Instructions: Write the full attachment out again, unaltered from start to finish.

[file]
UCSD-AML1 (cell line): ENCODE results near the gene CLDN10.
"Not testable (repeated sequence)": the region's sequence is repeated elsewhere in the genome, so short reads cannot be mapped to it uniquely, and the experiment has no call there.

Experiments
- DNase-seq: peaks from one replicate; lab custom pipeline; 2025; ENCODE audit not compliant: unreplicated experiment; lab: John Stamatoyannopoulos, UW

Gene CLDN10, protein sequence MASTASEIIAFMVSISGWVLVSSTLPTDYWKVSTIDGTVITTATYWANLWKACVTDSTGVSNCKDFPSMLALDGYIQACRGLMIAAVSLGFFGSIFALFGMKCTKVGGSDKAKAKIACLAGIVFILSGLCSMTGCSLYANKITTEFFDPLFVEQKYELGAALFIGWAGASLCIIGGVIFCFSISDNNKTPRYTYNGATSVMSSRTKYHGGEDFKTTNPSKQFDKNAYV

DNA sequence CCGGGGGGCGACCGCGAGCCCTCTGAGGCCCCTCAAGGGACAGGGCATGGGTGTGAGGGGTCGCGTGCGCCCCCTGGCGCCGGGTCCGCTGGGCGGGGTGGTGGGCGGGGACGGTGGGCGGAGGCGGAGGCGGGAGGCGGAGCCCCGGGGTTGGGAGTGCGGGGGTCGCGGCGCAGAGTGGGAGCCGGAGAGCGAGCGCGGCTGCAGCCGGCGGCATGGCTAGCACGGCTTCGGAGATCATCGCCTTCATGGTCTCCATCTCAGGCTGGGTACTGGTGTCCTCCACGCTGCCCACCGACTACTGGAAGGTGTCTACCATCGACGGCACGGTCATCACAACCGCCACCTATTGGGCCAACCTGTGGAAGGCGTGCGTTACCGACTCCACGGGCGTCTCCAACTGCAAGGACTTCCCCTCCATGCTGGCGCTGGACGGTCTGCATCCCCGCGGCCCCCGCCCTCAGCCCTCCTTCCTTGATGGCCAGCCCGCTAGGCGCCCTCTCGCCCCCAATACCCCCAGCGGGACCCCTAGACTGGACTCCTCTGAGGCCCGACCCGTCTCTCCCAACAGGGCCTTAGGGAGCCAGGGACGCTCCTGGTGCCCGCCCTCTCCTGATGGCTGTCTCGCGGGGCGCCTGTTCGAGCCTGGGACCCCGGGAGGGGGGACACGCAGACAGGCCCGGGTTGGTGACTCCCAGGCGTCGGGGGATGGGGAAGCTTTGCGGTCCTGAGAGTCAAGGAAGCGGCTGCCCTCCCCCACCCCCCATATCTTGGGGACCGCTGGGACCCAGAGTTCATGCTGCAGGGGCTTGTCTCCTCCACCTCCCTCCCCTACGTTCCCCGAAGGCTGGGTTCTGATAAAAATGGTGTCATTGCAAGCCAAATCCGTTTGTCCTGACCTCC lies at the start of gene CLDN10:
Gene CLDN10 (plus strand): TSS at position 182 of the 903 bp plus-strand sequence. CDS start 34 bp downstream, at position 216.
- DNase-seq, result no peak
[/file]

UCSD-AML1 (cell line): ENCODE results near the gene CLDN10.
"Not testable (repeated sequence)": the region's sequence is repeated elsewhere in the genome, so short reads cannot be mapped to it uniquely, and the experiment has no call there.

Experiments
- DNase-seq: peaks from one replicate; lab custom pipeline; 2025; ENCODE audit not compliant: unreplicated experiment; lab: John Stamatoyannopoulos, UW

Gene CLDN10, protein sequence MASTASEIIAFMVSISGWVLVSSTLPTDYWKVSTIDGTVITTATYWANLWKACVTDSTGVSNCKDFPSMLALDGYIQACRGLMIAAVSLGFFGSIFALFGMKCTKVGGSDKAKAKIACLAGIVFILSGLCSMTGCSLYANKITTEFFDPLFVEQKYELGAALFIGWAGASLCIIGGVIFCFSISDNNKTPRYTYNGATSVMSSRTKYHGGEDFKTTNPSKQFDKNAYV

DNA sequence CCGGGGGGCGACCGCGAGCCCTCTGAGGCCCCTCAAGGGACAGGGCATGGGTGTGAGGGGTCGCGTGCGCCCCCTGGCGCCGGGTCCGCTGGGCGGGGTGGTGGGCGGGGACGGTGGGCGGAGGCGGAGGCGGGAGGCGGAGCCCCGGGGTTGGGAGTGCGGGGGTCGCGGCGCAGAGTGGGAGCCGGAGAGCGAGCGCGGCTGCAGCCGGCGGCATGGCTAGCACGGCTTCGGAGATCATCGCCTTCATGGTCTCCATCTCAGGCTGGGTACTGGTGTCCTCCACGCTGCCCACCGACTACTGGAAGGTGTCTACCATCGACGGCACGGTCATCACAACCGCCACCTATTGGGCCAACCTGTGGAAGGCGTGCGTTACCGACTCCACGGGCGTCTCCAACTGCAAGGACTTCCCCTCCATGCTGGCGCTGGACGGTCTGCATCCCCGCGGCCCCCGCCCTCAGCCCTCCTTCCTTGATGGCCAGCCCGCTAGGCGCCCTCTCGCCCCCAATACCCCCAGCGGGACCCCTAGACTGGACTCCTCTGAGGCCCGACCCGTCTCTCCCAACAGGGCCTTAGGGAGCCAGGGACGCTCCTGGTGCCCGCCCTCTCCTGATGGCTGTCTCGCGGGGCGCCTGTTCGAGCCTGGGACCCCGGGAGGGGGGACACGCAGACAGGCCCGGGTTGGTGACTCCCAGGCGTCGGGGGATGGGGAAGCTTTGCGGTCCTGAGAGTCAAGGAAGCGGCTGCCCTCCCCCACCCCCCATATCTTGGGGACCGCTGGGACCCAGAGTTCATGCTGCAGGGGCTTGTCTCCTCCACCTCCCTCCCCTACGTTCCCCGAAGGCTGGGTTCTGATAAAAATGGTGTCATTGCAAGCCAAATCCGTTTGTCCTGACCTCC lies at the start of gene CLDN10:
Gene CLDN10 (plus strand): TSS at position 182 of the 903 bp plus-strand sequence. CDS start 34 bp downstream, at position 216.
- DNase-seq, result no peak